Few holidays are filled with the nostalgia of Thanksgiving. As much an annual homecoming as a day to express gratitude, the thoughts of a hearty meal, cozy fire and family are enough to make most Americans place everything on hold for the day and just be together.
150 years ago, hundreds of thousands of Americans were unable to spend Thanksgiving with their closest loved ones; as most of the country engaged in the Civil War. One can imagine the poignancy on Thanksgiving Day, 1884, when a group of ladies in Cardington, Ohio, presented a mother with a handmade quilt emblazoned with the names, companies and regiments of nearly three hundred Ohio Civil War soldiers, including her son, Captain James St. John (96th Ohio Volunteer Infantry). Surely Amanda St. John of Cardington, Ohio, was as grateful for their friendship and a precious memento, as they were for her family’s sacrifice.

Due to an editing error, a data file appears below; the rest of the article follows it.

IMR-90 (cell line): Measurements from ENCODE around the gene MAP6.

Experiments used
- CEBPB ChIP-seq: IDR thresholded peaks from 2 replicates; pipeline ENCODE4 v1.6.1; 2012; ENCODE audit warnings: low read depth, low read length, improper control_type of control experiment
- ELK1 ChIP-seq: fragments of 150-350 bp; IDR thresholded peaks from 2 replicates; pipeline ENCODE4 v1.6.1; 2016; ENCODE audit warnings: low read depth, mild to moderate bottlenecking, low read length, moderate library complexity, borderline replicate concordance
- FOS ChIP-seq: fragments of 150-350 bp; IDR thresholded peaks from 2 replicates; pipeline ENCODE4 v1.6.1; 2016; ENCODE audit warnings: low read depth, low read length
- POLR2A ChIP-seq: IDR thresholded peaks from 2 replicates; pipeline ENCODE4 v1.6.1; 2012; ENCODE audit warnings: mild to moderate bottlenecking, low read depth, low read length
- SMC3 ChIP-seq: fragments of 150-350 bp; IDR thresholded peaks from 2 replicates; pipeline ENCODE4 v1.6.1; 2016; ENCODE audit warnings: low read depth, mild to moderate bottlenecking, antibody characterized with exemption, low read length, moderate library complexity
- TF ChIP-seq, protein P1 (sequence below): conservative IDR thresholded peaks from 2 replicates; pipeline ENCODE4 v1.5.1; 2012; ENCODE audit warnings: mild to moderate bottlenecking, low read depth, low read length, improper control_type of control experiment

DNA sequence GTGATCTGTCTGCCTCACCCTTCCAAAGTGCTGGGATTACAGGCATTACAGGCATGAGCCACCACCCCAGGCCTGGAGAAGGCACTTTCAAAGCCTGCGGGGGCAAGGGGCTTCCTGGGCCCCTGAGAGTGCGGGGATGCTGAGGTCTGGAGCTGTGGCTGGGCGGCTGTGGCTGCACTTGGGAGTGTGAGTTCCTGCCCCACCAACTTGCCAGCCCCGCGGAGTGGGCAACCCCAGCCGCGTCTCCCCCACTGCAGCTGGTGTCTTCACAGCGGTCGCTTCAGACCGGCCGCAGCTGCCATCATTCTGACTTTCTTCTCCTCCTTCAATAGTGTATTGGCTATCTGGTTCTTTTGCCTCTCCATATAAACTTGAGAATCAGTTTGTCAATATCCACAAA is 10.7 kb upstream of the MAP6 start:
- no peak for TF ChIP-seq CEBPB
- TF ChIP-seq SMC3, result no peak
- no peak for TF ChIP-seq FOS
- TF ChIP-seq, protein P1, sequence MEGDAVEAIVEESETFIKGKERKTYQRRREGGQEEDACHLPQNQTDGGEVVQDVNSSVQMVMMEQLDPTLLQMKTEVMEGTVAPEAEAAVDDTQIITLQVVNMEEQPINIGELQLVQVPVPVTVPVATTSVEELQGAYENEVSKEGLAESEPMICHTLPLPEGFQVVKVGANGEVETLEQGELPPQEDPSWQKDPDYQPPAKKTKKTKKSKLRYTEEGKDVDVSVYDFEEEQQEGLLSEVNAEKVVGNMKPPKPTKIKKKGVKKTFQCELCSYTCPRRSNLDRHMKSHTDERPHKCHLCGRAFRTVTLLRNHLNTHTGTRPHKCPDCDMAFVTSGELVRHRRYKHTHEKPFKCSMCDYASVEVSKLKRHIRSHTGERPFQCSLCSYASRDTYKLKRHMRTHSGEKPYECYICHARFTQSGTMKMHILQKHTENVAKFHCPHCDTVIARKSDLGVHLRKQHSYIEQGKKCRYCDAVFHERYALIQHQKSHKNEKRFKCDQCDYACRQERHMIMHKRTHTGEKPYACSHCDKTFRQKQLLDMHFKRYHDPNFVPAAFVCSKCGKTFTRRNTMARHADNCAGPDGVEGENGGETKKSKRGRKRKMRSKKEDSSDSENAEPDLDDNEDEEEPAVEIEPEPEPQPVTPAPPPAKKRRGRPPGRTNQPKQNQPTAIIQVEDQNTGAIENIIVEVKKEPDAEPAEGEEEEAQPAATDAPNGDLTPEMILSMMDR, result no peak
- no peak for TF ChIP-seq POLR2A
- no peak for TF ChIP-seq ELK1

Civil War memorabilia is quite collectible, with a focus on firearms, uniforms (including buttons) and military ephemera. However, family archives and personal mementos have a wide audience, appealing to anyone with an interest in the history of this important era.
With it’s central location and large population, Ohio played a key role in the success of the Union Army - sending over 300,000 soldiers to battle. As we celebrate the 150th Anniversary of the Civil War, the market for newly discovered items with strong regional connections is stronger than ever.
This important Grand Army of the Republic quilt was presented to Amanda St. John of Cardington, Ohio, on Thanksgiving Day, 1884. Listed on the quilt are the names of hundreds of Civil War soldiers, including her son, Capt. James St. John. Sold, Garth’s, $1,528.